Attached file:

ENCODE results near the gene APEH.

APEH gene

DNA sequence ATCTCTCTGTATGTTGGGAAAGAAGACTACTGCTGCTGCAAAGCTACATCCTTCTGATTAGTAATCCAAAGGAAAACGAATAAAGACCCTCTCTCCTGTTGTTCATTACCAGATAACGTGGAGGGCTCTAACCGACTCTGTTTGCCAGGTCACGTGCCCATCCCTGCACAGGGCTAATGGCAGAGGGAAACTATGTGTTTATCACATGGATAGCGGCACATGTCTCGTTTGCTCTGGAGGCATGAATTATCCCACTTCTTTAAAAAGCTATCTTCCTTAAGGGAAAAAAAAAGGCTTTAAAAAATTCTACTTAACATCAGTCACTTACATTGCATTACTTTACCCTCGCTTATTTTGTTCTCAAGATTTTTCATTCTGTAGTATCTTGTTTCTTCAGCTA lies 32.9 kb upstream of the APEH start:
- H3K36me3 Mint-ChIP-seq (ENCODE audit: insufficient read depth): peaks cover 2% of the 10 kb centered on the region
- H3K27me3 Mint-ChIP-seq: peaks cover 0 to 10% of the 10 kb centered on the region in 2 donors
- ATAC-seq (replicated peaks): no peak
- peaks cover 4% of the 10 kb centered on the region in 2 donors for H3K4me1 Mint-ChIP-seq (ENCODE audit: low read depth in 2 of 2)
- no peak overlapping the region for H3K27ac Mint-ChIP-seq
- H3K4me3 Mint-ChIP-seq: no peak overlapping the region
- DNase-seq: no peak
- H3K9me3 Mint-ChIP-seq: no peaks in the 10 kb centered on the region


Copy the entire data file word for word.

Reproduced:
ENCODE results near the gene APEH.

APEH gene

DNA sequence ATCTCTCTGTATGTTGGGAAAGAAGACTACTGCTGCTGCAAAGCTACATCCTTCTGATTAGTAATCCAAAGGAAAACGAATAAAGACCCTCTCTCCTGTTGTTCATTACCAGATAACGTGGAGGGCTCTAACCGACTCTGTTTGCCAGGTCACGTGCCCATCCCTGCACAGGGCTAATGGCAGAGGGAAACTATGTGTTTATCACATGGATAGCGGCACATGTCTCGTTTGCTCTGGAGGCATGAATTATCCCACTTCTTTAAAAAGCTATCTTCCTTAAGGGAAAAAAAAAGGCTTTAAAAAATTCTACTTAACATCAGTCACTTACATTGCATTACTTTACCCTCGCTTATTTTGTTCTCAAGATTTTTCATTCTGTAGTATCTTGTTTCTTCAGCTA lies 32.9 kb upstream of the APEH start:
- H3K36me3 Mint-ChIP-seq (ENCODE audit: insufficient read depth): peaks cover 2% of the 10 kb centered on the region
- H3K27me3 Mint-ChIP-seq: peaks cover 0 to 10% of the 10 kb centered on the region in 2 donors
- ATAC-seq (replicated peaks): no peak
- peaks cover 4% of the 10 kb centered on the region in 2 donors for H3K4me1 Mint-ChIP-seq (ENCODE audit: low read depth in 2 of 2)
- no peak overlapping the region for H3K27ac Mint-ChIP-seq
- H3K4me3 Mint-ChIP-seq: no peak overlapping the region
- DNase-seq: no peak
- H3K9me3 Mint-ChIP-seq: no peaks in the 10 kb centered on the region